Obama is feeling the heat

The conventional wisdom on Barack Obama is that he is one cool character, "no drama Obama," as he liked to say during the 2008 campaign. But this demeanor is a pose, a self-constructed facade, designed to conceal the deeper issues that trouble him. Psychoanalyst Justin Frank, a political sympathizer, grabbed much attention earlier this week with an exploration of the President's psychological problems in dealing with the pressures of office

On a psychoanalytic level, Obama is someone who tries to disconnect himself from fury through intellectual exertion and by strenuously trying to keep matters in clear focus. He doesn't simply contain his rage or hold it inside his mind; he dissociates-a psychoanalytic term for disconnecting thought from feeling.  This allows him to operate in a purely intellectual state, protected from the disruptive influences of excessive passions.

 

 

Yesterday, in three fundraising speeches, Obama gave some indication that the pressure is showing. Andrew Malcolm of IBD describes it as "A strangely desperate new Obama campaign speech: Urgent, dramatic, about him":

 ...at all three stops Obama, who has sunk in job approval polls from 69% to the low 40s, injected a far stronger note of urgency about next year's reelection bid than he has since announcing last spring.

"Every single thing that we care about is at stake in the next election," he told one donor group.  "The very core of what this country stands for is on the line."

So, the future of the entire country is now inextricably tied to Obama's own reelection?

Such hyperbolic, hubristic claims are usually reserved for a campaign's closing hours to prompt a last-minute spurt of political adrenalin among supporters. Not 341 days out. Not 10 months before even early voting opens. This couldn't possibly be desperation! Already?

Here are several other points made by Obama to a possibly puzzled crowd assembled at the Gotham Bar and Grille:

"I've got to win in 2012."

"In order to finish the job, I'm going to have to have a second term."

"I need a couple more years to finish the job."

"I'm going to need another term to finish the job."

And in case anyone had missed the point, the ex-partial-term senator said, "I'm going to need a few more years to finish the job."

This was in one speech.

He gave three of them.

So Joe Cool is feeling the heat, apparently.

Last night in a lengthy interview with Sean Hannity, Newt Gingrich came up with a one-liner on Obama that carries quite a sting. Newt certainly knows how to turn the heat on Obama, and you can hear it at 21:32 in the following video (link repaired) of the entire interview.

"You can either be incompetent or radical, but if you're both incompetent and radical it's probably more than the system can bear."

For an extra treat, go to 25:10

The conventional wisdom on Barack Obama is that he is one cool character, "no drama Obama," as he liked to say during the 2008 campaign. But this demeanor is a pose, a self-constructed facade, designed to conceal the deeper issues that trouble him. Psychoanalyst Justin Frank, a political sympathizer, grabbed much attention earlier this week with an exploration of the President's psychological problems in dealing with the pressures of office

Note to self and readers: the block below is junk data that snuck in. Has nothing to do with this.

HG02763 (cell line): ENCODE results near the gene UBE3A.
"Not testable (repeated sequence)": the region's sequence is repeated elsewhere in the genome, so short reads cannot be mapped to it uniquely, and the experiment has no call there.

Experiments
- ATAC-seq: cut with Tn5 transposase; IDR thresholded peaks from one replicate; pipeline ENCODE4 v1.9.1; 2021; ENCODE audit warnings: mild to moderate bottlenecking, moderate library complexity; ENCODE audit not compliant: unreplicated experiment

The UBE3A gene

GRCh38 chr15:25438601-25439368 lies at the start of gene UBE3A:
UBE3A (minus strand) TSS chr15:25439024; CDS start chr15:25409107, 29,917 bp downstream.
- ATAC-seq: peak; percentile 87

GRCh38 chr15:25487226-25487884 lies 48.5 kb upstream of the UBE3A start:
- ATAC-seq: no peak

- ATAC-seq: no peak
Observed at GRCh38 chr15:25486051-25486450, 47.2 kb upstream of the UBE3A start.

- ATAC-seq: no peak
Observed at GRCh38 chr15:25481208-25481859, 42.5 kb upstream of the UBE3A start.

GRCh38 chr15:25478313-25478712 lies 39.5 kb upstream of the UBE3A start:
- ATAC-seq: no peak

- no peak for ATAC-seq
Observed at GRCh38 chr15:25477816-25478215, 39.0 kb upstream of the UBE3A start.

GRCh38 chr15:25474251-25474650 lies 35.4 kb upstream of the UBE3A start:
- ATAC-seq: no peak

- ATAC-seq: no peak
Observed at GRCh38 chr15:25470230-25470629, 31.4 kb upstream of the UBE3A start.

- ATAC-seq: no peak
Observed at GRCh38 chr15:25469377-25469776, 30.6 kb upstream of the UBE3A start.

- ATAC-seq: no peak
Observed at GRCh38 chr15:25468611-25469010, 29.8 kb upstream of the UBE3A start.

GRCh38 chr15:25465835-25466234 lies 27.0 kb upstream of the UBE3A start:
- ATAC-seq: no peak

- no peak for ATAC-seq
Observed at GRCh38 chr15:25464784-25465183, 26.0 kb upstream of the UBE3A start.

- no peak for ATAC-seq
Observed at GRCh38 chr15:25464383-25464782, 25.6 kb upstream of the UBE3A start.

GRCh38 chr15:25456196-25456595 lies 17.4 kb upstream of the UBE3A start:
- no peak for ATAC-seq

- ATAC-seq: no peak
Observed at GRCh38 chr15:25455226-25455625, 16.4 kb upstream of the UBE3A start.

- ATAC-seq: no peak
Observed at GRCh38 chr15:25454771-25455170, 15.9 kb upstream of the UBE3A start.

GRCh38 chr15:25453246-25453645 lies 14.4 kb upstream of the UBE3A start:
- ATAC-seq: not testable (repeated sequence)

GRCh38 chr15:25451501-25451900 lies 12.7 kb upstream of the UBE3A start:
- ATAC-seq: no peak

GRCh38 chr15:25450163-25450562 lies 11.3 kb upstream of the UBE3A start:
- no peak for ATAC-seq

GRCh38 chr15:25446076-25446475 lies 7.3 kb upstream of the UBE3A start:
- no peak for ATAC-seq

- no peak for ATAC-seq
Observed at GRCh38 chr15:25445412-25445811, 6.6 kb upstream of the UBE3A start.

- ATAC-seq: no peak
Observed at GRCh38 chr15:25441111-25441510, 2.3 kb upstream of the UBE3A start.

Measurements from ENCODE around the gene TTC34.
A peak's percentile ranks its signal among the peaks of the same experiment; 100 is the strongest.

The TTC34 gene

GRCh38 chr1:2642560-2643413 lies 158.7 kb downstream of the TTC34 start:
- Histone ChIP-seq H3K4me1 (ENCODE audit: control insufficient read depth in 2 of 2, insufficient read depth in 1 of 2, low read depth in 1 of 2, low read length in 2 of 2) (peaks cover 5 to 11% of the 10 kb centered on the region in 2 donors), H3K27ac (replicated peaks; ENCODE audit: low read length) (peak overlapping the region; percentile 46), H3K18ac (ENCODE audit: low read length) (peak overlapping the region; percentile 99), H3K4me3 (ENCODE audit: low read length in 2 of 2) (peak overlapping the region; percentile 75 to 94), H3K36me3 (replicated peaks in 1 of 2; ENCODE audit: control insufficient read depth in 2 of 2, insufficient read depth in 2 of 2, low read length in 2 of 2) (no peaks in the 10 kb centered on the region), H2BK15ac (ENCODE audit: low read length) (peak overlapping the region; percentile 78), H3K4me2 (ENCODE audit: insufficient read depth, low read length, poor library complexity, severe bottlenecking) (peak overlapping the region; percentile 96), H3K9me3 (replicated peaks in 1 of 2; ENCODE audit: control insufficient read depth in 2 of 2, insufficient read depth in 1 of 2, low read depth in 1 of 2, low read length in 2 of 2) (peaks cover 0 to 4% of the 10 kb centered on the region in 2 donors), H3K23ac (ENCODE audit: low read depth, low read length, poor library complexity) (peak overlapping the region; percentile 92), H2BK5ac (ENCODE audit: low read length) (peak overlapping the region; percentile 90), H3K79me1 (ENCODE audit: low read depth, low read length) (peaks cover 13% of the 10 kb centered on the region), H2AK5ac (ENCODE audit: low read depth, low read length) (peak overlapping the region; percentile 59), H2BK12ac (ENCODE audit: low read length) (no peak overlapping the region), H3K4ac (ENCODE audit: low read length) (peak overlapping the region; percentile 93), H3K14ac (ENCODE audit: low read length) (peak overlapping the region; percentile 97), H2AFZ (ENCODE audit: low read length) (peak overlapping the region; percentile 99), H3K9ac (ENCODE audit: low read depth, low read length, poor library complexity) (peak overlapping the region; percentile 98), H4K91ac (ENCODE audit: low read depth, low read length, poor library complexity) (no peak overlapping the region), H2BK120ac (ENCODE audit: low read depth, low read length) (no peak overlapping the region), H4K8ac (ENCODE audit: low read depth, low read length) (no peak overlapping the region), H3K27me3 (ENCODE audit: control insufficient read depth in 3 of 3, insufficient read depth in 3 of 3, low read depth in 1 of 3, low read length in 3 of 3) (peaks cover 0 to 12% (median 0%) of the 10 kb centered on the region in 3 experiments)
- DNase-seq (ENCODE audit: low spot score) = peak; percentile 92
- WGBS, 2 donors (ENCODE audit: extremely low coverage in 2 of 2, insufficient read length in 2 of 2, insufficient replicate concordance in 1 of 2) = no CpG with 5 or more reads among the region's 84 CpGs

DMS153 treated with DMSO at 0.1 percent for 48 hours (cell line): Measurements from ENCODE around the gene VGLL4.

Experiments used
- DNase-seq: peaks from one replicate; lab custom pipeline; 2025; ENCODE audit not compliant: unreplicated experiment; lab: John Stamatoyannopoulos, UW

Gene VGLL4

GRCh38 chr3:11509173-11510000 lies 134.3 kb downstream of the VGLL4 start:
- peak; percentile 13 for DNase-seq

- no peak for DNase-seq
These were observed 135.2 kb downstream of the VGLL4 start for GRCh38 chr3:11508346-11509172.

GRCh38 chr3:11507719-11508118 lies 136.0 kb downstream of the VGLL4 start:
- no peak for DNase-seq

On a psychoanalytic level, Obama is someone who tries to disconnect himself from fury through intellectual exertion and by strenuously trying to keep matters in clear focus. He doesn't simply contain his rage or hold it inside his mind; he dissociates-a psychoanalytic term for disconnecting thought from feeling.  This allows him to operate in a purely intellectual state, protected from the disruptive influences of excessive passions.

 

 

Yesterday, in three fundraising speeches, Obama gave some indication that the pressure is showing. Andrew Malcolm of IBD describes it as "A strangely desperate new Obama campaign speech: Urgent, dramatic, about him":

 ...at all three stops Obama, who has sunk in job approval polls from 69% to the low 40s, injected a far stronger note of urgency about next year's reelection bid than he has since announcing last spring.

"Every single thing that we care about is at stake in the next election," he told one donor group.  "The very core of what this country stands for is on the line."

So, the future of the entire country is now inextricably tied to Obama's own reelection?

Such hyperbolic, hubristic claims are usually reserved for a campaign's closing hours to prompt a last-minute spurt of political adrenalin among supporters. Not 341 days out. Not 10 months before even early voting opens. This couldn't possibly be desperation! Already?

Here are several other points made by Obama to a possibly puzzled crowd assembled at the Gotham Bar and Grille:

"I've got to win in 2012."

"In order to finish the job, I'm going to have to have a second term."

"I need a couple more years to finish the job."

"I'm going to need another term to finish the job."

And in case anyone had missed the point, the ex-partial-term senator said, "I'm going to need a few more years to finish the job."

This was in one speech.

He gave three of them.

So Joe Cool is feeling the heat, apparently.

Last night in a lengthy interview with Sean Hannity, Newt Gingrich came up with a one-liner on Obama that carries quite a sting. Newt certainly knows how to turn the heat on Obama, and you can hear it at 21:32 in the following video (link repaired) of the entire interview.

"You can either be incompetent or radical, but if you're both incompetent and radical it's probably more than the system can bear."

For an extra treat, go to 25:10

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